More than 85 percent of companies already operate in multicloud environments and by 2021, 98 percent plan to use multiple hybrid clouds, according to the IBM Institute for Business Value (IBV). After cloud adoption, the application modernization trend follows, with an integral part of it being microservices architecture — decomposing monoliths into single-job oriented, containerized services exchanging data over APIs. As most companies are using more than just one cloud for their applications, what does this mean from a cybersecurity point of view?
Here are three aspects that your IT and security teams need to be aware of when it comes to the security aspects of containerized applications.
1. Application Vulnerabilities
The modern application today uses tons of open-source libraries. They are great in general, as they provide a solid baseline to build on top of, but they require vetting applications against publicly known common vulnerabilities and exposures (CVEs) raised against those libraries.
Fortunately, there are tools that scan Docker images of the applications to detect issues. Some public clouds provide integrated vulnerability scanning services, which can not only detect issues in the container image and prevent them from being deployed but also can detect containers’ configuration drift during their lifetime. It’s worth checking to ensure your cloud has this service turned on.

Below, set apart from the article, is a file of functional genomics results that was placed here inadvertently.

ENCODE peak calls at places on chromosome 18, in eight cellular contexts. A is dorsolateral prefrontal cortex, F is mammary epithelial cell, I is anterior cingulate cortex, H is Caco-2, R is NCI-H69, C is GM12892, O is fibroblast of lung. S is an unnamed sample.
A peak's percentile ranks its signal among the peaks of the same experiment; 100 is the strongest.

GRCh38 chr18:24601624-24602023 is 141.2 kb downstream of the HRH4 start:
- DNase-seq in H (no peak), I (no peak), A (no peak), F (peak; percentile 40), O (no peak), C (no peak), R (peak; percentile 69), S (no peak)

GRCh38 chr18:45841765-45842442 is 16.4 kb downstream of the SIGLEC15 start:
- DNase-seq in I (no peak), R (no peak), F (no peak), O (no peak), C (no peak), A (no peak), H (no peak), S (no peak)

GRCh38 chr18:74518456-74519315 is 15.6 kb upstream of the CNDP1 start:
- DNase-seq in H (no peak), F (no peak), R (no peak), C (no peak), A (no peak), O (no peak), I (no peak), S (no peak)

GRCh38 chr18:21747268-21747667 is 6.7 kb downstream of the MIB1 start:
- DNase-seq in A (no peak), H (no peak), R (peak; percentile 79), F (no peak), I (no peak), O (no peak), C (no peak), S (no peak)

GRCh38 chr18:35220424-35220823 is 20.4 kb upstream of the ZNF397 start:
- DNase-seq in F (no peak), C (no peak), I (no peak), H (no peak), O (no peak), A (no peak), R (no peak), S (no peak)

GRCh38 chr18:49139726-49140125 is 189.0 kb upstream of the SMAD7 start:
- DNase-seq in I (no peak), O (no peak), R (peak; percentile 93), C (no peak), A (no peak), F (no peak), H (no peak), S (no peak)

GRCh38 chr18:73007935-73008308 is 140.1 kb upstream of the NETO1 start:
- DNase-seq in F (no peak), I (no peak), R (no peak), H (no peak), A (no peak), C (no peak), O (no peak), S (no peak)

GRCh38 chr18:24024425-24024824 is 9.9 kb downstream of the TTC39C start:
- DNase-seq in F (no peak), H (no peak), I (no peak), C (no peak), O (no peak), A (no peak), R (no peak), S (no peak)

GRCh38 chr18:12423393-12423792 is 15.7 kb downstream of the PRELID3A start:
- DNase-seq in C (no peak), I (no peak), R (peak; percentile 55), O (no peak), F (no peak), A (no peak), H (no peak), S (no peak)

2. Varied Configurations
Each cloud might have different configurations for storage, networking, load balancing and other aspects. Following the configuration as the code design pattern helps significantly, but don’t stop there. If possible, apply policy-driven configurations, ideally making sure that your Kubernetes clusters are set up in exactly the same way, regardless of which cloud you are using.
3. Authentication Differences
Most applications rely on external authentication providers, and there are some differences between identity and access management (IAM) solutions available on public clouds. While there is an ongoing effort to make sure they are somewhat standardized, organizations should ensure they are using the commonly adopted authentication patterns to avoid cases where some instances of your app are better secured than others, running on different clouds.
Centralize Your Cloud Security and Management
As the old IT saying goes, “You cannot control what you cannot see.” It is critical that you either consistently monitor your multicloud environment or invest in multicloud management tools that can help in setting up policy-based compliance profiles. Modern multicloud management can bring visibility to multicloud assets and apply cloud configuration policies to ensure consistent settings are used across environments. Solutions should also integrate application vulnerability scanning technologies to prevent vulnerable applications from being deployed.
Finally, organizations that are moving to multiple hybrid clouds can boost their cloud security posture with a centralized method for tracking all the critical aspects of multicloud environments, combining multiple data feeds and cross-correlating them against known security issues to protect the business.